Meanwhile, Turnbull talks in long-winded pieties and slogans. If Abbott did that the ABC would be relentless. OK, it was relentless. ‘But this is Malcolm’, you can hear Leigh cooing while batting her eyelids in that come-hither way.
So here’s the thing. The ABC is not balanced, nor is it even close to balance. It looks far less balanced than the BBC (where they actually do employ righties — not many but some) and Canada’s CBC (ditto). Yes, the ABC is being nicer to Turnbull than it was to Abbott. But that’s hardly a criterion for balance. Yes, the ABC does attack both Labor and the Coalition that is true too. But Mr. Scott never finishes the thought. Attacks on Labor are also, and always, from the left. Just think back to the way Gillard was attacked over the so-called Malaysia solution. It’s almost as though Ultimo employed a coterie of Greens-voting bien pensants. Surely, no one thinks that that is possible.
Look, my bet is that a good 30% to 35% of Australians, maybe more, in no way at all feel as though they are owners of the ABC. They don’t watch the news related shows because they involve wall-to-wall lefties, with an occasional sacrificial lamb thrown in to the perpetually stacked Q&A mix and a Niki Savva here or there to be described as a rightie.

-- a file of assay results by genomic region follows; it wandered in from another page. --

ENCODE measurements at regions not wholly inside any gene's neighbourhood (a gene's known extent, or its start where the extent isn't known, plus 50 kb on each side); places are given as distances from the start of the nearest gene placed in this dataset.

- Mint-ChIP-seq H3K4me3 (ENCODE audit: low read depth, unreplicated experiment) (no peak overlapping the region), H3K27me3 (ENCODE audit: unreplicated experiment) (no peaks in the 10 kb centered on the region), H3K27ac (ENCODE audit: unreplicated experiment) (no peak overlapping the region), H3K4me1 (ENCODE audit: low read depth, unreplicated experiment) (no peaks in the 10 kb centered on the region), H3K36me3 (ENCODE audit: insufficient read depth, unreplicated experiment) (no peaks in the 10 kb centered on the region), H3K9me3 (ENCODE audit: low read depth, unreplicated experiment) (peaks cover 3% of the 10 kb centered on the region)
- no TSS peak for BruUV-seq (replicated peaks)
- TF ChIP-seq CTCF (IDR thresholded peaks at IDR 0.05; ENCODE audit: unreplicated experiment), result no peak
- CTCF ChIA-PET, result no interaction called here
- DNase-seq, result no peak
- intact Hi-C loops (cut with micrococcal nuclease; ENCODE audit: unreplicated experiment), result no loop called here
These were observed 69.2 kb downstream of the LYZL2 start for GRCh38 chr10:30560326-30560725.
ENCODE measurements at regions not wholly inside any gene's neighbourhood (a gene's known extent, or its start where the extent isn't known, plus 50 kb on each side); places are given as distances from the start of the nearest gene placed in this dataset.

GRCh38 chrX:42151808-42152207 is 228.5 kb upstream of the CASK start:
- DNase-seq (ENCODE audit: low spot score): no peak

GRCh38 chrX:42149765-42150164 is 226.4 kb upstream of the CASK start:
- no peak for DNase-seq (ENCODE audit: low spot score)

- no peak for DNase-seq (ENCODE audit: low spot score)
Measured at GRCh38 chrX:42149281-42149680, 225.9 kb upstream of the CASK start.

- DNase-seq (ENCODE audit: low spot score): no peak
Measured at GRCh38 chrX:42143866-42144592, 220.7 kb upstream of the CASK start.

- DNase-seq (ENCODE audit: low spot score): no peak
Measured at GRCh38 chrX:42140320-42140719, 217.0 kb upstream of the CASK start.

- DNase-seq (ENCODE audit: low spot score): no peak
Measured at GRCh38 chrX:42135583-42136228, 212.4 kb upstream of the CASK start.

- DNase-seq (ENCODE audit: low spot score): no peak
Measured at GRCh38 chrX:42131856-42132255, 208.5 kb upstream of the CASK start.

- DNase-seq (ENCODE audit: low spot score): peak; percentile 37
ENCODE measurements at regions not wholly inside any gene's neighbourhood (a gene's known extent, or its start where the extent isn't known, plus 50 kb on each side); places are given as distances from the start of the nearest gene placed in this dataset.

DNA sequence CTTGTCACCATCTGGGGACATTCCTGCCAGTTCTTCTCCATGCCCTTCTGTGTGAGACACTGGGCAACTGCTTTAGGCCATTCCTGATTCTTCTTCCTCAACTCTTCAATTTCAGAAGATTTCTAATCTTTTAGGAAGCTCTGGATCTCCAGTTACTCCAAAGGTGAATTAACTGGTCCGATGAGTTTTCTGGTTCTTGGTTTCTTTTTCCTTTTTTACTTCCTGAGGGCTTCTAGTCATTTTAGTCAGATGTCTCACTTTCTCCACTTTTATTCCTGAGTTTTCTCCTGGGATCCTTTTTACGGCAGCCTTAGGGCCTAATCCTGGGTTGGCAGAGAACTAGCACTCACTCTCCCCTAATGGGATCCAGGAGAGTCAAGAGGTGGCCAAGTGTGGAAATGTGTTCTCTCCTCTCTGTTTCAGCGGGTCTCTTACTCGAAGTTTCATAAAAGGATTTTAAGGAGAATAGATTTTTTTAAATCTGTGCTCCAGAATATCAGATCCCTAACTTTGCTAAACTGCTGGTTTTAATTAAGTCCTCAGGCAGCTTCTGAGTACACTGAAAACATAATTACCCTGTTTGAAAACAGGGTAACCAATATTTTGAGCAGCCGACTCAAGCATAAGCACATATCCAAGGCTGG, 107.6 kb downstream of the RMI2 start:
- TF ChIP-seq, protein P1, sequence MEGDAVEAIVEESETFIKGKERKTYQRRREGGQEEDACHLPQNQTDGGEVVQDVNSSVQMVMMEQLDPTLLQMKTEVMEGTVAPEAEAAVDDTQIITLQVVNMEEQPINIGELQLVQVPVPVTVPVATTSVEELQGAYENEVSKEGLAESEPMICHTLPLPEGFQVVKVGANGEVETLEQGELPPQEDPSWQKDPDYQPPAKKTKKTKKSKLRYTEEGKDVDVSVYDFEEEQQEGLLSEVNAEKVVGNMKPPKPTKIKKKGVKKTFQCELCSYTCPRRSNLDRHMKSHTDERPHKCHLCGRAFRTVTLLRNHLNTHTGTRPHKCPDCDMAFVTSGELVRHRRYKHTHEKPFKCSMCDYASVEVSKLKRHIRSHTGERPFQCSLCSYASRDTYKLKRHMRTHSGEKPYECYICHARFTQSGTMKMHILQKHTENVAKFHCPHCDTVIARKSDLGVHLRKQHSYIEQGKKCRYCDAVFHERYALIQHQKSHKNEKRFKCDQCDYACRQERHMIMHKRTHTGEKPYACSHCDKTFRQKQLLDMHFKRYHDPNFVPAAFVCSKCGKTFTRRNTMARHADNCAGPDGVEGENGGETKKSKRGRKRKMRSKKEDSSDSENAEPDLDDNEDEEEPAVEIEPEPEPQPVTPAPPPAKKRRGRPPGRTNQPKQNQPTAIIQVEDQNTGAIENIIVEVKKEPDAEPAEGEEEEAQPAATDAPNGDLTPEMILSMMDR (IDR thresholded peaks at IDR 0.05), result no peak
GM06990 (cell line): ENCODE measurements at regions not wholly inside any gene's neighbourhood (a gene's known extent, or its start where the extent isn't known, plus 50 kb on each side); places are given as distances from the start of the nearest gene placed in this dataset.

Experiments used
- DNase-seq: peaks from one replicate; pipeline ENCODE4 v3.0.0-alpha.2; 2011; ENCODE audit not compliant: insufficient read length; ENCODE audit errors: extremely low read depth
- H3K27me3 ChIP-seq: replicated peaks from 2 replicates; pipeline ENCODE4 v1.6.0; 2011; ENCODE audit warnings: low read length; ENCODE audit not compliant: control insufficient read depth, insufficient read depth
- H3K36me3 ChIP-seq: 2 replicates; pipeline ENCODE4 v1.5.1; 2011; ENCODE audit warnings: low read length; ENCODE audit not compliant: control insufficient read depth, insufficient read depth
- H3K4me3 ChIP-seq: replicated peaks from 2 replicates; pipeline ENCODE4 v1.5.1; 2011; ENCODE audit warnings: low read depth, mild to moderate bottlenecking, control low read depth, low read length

This ‘we love Malcolm’ game will continue as long as the new policies point left. When they don’t, the ceasefire will end. That’s what happens when a billion-dollar-a-year broadcasting behemoth chooses only to employ producers, on-air talent and other top end people from but one side of politics. They simply cannot look inside themselves and produce the disinterested, impartial product Mr. Scott pretends that they can.
James Allan, Garrick Professor of Law at the University of Queensland, is the author of Democracy in Decline